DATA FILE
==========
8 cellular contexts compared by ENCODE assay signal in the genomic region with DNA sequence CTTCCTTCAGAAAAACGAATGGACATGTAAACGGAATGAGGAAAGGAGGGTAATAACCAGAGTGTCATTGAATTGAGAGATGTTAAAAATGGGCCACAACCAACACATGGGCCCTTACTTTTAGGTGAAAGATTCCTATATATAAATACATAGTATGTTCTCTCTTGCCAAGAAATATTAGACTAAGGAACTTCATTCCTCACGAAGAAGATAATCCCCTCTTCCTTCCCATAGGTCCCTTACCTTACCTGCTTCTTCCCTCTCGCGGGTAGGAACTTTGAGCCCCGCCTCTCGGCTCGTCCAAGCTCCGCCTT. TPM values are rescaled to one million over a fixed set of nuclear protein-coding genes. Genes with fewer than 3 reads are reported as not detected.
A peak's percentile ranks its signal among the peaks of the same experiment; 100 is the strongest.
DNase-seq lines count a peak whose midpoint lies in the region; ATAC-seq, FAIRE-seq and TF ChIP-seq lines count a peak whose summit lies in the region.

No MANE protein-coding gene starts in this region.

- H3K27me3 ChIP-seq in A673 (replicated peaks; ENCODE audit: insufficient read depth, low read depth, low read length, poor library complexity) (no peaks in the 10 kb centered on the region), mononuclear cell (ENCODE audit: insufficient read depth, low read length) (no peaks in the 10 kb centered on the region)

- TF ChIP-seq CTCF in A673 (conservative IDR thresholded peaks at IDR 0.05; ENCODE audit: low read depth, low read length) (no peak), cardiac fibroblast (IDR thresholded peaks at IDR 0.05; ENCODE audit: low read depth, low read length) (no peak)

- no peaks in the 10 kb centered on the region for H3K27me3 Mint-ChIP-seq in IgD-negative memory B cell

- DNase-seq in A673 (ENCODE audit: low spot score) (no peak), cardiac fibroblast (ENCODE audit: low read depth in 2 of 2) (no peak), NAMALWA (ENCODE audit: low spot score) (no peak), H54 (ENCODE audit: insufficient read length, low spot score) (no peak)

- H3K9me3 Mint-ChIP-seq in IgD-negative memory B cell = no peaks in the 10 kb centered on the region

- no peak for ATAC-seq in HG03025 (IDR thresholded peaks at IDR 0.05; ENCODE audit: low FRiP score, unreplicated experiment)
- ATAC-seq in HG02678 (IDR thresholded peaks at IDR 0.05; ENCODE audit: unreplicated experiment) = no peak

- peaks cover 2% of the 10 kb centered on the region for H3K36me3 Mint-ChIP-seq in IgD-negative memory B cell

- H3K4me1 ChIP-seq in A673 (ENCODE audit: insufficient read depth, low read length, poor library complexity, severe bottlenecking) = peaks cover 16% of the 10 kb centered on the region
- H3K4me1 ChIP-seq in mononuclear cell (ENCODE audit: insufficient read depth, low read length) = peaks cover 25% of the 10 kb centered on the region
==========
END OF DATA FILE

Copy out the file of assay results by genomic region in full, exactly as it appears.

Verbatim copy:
8 cellular contexts compared by ENCODE assay signal in the genomic region with DNA sequence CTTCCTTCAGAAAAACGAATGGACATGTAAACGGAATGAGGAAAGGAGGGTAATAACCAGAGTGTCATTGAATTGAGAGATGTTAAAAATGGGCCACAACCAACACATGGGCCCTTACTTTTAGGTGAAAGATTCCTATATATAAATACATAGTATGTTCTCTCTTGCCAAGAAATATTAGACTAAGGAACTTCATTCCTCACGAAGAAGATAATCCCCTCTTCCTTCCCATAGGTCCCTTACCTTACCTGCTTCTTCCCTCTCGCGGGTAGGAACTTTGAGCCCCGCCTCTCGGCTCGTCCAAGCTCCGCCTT. TPM values are rescaled to one million over a fixed set of nuclear protein-coding genes. Genes with fewer than 3 reads are reported as not detected.
A peak's percentile ranks its signal among the peaks of the same experiment; 100 is the strongest.
DNase-seq lines count a peak whose midpoint lies in the region; ATAC-seq, FAIRE-seq and TF ChIP-seq lines count a peak whose summit lies in the region.

No MANE protein-coding gene starts in this region.

- H3K27me3 ChIP-seq in A673 (replicated peaks; ENCODE audit: insufficient read depth, low read depth, low read length, poor library complexity) (no peaks in the 10 kb centered on the region), mononuclear cell (ENCODE audit: insufficient read depth, low read length) (no peaks in the 10 kb centered on the region)

- TF ChIP-seq CTCF in A673 (conservative IDR thresholded peaks at IDR 0.05; ENCODE audit: low read depth, low read length) (no peak), cardiac fibroblast (IDR thresholded peaks at IDR 0.05; ENCODE audit: low read depth, low read length) (no peak)

- no peaks in the 10 kb centered on the region for H3K27me3 Mint-ChIP-seq in IgD-negative memory B cell

- DNase-seq in A673 (ENCODE audit: low spot score) (no peak), cardiac fibroblast (ENCODE audit: low read depth in 2 of 2) (no peak), NAMALWA (ENCODE audit: low spot score) (no peak), H54 (ENCODE audit: insufficient read length, low spot score) (no peak)

- H3K9me3 Mint-ChIP-seq in IgD-negative memory B cell = no peaks in the 10 kb centered on the region

- no peak for ATAC-seq in HG03025 (IDR thresholded peaks at IDR 0.05; ENCODE audit: low FRiP score, unreplicated experiment)
- ATAC-seq in HG02678 (IDR thresholded peaks at IDR 0.05; ENCODE audit: unreplicated experiment) = no peak

- peaks cover 2% of the 10 kb centered on the region for H3K36me3 Mint-ChIP-seq in IgD-negative memory B cell

- H3K4me1 ChIP-seq in A673 (ENCODE audit: insufficient read depth, low read length, poor library complexity, severe bottlenecking) = peaks cover 16% of the 10 kb centered on the region
- H3K4me1 ChIP-seq in mononuclear cell (ENCODE audit: insufficient read depth, low read length) = peaks cover 25% of the 10 kb centered on the region